The Best Hockey Training Exercises

hockey training exercises

There’s plenty of hockey training exercises out there, but which ones are actually worth doing?

To be able to play hockey at a high level takes all kinds of skill. First of all, it’s one of the only sports I can think of that requires you to be able to balance on something other than your feet. The thickness of a hockey skate blade is about 5mm wide, so before even starting the sport you have to learn how to stand and then move on those things. Once you’ve mastered that and want to get to levels that not everyone is able to achieve, you need to put in the work off the ice. Besides the regular strength exercises that improve strength like the squat, pullup, row, lunge, and bench press that should be at the core of every strength training program, I’ve added a list of exercises that will help take hockey players to next level.


Think Stamkos just woke up a star?

So taking into consideration the types of functional movements involved in hockey, here’s my list of the best hockey training exercises:

1. Bulgarian Split Squats.

If you want to generate more power in your stride, this exercise is a MUST. Single leg training is making a big push in more and more professionals’ programs because of the decreased external load and the balance aspect that comes into play.

hockey training exercises

2. Side or Lateral Lunges.

Talk about a functional exercise. Lunging out to your immediate left or right and having to push back to your starting point with an external load can mimic a hockey stride very well with the addition of a relatively heavy weight.

Side Lunge from Conor Doherty on Vimeo.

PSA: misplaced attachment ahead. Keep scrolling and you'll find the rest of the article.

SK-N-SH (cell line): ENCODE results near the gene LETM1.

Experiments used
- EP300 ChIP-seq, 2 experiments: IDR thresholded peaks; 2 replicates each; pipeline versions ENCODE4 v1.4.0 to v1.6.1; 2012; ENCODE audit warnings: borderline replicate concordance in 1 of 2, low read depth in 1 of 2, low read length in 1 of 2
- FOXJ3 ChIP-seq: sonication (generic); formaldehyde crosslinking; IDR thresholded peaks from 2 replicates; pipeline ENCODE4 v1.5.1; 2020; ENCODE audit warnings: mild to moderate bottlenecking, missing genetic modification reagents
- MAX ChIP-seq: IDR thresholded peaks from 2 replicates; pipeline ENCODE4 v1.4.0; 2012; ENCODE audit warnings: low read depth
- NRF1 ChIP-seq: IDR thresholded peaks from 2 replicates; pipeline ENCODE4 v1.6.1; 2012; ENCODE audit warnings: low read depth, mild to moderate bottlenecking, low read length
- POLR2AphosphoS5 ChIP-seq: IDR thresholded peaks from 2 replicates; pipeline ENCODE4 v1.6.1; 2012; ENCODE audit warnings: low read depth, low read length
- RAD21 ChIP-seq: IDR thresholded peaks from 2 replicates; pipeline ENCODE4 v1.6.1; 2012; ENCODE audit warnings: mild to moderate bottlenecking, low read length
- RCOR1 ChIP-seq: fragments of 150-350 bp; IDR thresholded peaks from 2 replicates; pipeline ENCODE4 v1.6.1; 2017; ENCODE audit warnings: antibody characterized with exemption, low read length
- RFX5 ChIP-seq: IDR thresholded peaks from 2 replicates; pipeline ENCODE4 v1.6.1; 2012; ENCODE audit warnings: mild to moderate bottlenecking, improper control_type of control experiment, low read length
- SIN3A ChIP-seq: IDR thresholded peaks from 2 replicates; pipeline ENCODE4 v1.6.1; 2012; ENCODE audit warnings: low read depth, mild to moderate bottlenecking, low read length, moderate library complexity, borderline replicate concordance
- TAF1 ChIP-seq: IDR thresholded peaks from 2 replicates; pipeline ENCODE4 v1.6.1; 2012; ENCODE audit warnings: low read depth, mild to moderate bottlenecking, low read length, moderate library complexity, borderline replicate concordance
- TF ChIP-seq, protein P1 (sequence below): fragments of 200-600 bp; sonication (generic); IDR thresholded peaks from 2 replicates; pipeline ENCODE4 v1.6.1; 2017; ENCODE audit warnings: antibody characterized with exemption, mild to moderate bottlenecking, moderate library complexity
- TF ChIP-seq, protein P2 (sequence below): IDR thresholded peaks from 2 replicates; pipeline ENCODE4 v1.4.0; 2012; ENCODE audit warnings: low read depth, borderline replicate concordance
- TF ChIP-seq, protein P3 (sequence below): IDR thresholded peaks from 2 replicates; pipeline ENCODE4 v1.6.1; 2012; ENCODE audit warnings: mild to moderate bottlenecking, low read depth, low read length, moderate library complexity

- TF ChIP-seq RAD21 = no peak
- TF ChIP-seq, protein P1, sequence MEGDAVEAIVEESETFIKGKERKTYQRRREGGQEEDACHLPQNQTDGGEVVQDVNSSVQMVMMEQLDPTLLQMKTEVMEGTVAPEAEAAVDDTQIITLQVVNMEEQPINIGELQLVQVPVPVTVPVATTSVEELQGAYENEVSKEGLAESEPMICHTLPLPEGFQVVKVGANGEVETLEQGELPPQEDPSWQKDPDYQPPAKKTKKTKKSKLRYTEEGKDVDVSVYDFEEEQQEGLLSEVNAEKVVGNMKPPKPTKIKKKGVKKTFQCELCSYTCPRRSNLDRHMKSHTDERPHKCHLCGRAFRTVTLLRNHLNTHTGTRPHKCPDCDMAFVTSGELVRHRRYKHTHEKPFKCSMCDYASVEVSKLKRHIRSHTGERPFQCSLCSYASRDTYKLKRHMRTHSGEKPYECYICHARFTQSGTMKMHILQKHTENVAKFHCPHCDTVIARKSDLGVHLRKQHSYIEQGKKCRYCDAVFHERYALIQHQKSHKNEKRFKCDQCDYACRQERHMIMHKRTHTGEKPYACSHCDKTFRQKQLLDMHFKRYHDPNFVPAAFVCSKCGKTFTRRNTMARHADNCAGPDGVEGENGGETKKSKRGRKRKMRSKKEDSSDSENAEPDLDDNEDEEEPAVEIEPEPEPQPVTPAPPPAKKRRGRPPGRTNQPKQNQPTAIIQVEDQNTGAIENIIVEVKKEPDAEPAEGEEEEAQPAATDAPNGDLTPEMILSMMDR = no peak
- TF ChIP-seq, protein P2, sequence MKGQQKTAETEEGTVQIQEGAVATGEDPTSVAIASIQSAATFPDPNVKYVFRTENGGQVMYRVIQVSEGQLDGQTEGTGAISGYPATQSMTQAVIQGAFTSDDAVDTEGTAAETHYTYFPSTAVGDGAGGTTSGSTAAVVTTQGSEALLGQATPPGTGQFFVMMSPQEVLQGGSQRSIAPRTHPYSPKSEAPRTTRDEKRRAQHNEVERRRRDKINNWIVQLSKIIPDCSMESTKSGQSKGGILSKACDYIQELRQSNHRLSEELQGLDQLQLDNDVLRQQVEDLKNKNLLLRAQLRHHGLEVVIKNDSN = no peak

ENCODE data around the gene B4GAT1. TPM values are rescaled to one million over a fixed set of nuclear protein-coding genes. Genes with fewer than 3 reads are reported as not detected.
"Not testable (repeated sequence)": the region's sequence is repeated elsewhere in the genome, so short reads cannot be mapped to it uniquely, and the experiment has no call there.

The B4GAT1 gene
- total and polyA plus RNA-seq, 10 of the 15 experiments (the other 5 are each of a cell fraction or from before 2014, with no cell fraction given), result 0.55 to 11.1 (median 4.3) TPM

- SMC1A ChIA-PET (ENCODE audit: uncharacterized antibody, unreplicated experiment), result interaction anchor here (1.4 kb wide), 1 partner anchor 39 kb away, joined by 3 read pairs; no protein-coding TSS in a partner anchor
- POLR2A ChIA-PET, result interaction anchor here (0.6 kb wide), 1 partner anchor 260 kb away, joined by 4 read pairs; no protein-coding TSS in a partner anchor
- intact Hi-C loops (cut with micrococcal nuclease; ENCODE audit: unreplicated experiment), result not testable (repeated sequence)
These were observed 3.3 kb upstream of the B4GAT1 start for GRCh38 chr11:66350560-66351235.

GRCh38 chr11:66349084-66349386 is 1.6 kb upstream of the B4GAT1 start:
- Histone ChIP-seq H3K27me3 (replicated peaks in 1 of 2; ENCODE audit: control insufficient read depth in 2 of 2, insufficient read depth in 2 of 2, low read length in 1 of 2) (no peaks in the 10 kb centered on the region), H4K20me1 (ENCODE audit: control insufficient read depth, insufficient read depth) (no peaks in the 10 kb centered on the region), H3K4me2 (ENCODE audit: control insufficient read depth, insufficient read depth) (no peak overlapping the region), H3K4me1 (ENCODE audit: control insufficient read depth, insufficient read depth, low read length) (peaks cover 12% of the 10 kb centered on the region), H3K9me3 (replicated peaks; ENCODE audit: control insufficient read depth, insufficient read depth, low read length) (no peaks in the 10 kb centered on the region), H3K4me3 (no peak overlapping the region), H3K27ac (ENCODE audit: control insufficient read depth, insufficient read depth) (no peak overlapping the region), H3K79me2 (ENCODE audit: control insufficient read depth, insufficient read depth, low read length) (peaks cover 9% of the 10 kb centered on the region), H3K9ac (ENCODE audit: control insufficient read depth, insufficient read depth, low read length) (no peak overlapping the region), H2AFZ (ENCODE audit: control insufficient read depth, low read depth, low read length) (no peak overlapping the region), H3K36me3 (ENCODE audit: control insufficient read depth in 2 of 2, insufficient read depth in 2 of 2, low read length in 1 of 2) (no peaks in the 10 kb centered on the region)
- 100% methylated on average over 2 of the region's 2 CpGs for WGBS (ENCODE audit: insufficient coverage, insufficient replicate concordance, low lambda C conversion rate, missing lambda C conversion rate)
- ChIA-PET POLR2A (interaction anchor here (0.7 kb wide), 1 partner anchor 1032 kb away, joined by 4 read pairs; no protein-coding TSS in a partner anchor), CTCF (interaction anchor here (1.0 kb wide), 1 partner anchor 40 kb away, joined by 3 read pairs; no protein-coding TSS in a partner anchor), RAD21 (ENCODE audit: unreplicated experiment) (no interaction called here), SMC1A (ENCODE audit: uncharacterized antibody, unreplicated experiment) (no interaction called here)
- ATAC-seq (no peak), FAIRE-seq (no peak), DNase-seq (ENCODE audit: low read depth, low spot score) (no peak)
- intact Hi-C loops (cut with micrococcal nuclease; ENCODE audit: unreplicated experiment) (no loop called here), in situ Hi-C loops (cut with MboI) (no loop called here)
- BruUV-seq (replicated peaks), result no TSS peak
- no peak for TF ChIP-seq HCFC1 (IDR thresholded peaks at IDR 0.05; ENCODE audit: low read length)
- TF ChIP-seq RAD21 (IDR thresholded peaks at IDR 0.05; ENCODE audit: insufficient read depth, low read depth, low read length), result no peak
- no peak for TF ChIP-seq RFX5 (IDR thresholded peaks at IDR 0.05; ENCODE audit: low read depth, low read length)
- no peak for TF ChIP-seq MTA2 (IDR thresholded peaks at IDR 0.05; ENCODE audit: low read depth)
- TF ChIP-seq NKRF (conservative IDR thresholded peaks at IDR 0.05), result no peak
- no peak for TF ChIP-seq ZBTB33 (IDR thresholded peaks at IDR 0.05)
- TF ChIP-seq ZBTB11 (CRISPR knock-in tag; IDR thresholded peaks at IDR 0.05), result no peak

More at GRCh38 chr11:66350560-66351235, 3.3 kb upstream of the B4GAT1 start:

3. Single Arm Alternating Dumbbell Bench Press

Sounds like a mouth full, but it’s basically bench pressing one dumbbell at a time. You’re working on upper body strength but what makes this exercise a killer is how hard your core has to work to stabalize yourself so you’re not tipping off the bench.

4. Pullups

If you’re looking for a great way to build upper body strength, this is it. Use a chain to add some weight and really create some power. Improve your grip strength by pulling yourself up by a towel. Or watch Kris Letang from the Penguins do both.

5. Woodchoppers

In order to improve strength everywhere else, we have to focus on our core strength. Woodchoppers do just that and add in the functional aspect of hockey movements. Hockey players twist all the time, whether shooting, stickhandling, or battling for a loose puck. Watch how to do the exercise below.

Woodchopper from Conor Doherty on Vimeo.

So use those exercises on a regular basis and you’ll help yourself become a stronger and more complete player.

hockey training exercises


Tags: , , , , , , , , , , ,

Leave A Reply (No comments So Far)

Opt In Image
FREE Sample of Elite Hockey Power

Inside you'll find a FREE workout with videos from the Youth, Junior, Elite, and In-Season sections of the manual.